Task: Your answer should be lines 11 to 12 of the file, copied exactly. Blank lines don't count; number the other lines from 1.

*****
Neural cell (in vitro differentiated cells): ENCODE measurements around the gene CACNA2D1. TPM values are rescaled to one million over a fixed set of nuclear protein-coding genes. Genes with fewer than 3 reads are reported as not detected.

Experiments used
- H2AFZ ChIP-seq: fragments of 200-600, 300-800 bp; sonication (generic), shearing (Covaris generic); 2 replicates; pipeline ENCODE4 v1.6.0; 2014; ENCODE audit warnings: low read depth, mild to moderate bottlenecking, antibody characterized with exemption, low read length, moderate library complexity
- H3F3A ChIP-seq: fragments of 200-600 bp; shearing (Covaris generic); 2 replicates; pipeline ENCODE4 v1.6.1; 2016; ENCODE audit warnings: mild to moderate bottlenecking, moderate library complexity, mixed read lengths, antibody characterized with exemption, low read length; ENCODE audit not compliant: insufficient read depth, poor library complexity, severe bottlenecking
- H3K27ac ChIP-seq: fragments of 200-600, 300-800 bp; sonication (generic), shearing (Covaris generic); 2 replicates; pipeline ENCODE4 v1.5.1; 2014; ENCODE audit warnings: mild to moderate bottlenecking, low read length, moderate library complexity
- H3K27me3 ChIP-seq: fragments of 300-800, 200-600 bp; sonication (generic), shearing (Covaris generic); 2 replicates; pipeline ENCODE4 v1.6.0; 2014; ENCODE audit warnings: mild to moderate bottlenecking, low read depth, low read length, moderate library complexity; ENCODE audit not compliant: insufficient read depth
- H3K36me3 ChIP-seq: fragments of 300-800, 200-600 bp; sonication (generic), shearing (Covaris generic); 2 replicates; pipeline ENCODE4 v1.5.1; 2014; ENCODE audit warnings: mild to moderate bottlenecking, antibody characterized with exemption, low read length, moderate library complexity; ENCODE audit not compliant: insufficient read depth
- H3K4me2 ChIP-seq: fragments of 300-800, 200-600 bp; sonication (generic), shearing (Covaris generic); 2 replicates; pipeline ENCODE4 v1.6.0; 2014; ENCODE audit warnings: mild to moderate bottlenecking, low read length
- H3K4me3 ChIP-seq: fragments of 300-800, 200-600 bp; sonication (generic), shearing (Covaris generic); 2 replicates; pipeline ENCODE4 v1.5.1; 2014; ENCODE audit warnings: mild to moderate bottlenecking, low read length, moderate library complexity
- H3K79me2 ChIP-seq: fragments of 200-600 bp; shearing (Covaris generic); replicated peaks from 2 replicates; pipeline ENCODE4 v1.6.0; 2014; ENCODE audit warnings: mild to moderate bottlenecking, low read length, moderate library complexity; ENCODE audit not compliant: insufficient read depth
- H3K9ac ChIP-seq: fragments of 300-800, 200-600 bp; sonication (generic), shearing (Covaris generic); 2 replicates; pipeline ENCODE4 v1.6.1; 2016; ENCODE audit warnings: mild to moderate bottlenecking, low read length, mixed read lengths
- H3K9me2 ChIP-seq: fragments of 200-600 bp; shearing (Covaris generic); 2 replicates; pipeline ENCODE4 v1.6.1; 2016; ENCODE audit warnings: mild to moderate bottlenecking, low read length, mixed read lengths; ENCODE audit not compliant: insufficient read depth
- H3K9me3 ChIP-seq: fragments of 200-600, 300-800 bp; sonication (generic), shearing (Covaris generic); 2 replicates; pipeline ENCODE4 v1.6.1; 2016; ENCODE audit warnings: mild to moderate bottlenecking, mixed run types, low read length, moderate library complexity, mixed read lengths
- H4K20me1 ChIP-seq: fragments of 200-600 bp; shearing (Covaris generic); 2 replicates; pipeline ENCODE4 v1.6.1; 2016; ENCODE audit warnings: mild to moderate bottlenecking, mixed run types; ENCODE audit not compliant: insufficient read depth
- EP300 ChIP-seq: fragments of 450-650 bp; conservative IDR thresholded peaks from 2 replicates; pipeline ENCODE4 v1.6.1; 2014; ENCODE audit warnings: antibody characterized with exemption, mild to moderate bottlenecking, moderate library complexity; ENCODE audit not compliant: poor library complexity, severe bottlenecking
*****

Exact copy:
- H3K9ac ChIP-seq: fragments of 300-800, 200-600 bp; sonication (generic), shearing (Covaris generic); 2 replicates; pipeline ENCODE4 v1.6.1; 2016; ENCODE audit warnings: mild to moderate bottlenecking, low read length, mixed read lengths
- H3K9me2 ChIP-seq: fragments of 200-600 bp; shearing (Covaris generic); 2 replicates; pipeline ENCODE4 v1.6.1; 2016; ENCODE audit warnings: mild to moderate bottlenecking, low read length, mixed read lengths; ENCODE audit not compliant: insufficient read depth